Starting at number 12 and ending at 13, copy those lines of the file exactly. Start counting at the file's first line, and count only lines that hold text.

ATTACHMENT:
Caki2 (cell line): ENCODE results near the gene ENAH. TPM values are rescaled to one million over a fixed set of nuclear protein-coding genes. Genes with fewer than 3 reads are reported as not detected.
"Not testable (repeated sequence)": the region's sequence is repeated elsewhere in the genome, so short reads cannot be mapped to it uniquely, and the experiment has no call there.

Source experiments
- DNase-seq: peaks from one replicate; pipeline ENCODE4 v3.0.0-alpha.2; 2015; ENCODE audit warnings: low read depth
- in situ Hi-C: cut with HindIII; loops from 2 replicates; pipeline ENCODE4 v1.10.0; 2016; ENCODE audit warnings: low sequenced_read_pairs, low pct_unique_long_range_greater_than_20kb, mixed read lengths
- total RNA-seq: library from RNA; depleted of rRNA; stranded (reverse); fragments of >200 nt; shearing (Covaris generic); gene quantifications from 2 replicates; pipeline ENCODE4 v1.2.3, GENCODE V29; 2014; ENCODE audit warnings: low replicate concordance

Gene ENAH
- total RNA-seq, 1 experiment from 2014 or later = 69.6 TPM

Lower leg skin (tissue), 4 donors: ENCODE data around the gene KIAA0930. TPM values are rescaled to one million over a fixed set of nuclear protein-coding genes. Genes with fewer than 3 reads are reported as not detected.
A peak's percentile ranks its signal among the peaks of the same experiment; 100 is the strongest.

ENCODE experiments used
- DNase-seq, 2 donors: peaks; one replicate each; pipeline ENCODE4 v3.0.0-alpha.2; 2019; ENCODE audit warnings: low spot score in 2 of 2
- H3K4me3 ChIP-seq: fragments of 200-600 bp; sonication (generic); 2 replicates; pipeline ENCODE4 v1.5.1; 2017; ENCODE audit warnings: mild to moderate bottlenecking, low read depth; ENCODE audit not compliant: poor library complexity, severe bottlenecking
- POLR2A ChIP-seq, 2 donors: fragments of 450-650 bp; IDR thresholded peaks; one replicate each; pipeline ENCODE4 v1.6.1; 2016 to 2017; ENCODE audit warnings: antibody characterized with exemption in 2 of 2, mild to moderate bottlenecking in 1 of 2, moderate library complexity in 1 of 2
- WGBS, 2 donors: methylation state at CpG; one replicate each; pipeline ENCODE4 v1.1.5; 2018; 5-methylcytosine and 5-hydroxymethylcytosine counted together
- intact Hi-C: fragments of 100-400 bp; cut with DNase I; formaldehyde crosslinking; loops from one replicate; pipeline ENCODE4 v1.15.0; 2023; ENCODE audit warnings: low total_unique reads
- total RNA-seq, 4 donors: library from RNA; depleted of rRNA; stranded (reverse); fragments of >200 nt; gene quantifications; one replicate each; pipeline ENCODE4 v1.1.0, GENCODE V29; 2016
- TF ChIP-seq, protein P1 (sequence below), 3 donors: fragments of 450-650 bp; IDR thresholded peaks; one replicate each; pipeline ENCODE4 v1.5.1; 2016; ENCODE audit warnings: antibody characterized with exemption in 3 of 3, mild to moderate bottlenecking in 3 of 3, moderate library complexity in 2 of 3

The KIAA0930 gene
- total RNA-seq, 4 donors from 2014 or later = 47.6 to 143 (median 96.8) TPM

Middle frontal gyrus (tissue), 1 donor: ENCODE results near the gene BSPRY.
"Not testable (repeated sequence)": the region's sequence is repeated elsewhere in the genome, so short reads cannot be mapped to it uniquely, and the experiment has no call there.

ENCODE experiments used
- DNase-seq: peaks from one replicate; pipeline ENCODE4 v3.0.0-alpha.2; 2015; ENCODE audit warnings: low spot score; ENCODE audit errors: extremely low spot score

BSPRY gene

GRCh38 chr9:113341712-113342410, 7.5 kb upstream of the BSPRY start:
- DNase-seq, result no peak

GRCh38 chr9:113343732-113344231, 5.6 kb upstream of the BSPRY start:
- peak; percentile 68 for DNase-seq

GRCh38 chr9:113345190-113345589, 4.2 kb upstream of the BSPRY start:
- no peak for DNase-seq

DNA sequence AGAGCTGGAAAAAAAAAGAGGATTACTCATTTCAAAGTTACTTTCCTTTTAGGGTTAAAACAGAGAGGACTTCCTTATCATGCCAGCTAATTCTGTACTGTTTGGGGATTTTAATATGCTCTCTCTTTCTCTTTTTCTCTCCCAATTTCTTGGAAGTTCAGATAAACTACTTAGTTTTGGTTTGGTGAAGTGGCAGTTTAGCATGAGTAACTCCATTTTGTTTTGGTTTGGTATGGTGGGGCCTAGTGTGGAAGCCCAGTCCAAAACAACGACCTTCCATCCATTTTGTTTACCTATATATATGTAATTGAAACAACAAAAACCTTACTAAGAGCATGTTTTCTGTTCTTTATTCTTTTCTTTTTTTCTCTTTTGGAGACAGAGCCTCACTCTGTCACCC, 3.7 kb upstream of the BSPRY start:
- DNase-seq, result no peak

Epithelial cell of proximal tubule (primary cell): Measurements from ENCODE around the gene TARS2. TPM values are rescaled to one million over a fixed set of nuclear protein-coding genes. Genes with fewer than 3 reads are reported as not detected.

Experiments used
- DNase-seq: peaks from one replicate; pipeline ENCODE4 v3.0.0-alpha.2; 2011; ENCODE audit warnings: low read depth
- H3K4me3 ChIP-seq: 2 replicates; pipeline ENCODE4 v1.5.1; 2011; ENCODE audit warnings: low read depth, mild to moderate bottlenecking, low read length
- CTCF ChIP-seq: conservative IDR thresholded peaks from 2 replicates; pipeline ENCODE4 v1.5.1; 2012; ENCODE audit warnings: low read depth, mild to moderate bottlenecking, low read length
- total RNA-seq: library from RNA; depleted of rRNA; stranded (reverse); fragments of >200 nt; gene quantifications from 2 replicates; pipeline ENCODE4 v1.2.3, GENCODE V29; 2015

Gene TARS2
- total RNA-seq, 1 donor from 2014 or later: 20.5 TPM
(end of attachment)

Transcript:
- DNase-seq, 2 donors: peaks; one replicate each; pipeline ENCODE4 v3.0.0-alpha.2; 2019; ENCODE audit warnings: low spot score in 2 of 2
- H3K4me3 ChIP-seq: fragments of 200-600 bp; sonication (generic); 2 replicates; pipeline ENCODE4 v1.5.1; 2017; ENCODE audit warnings: mild to moderate bottlenecking, low read depth; ENCODE audit not compliant: poor library complexity, severe bottlenecking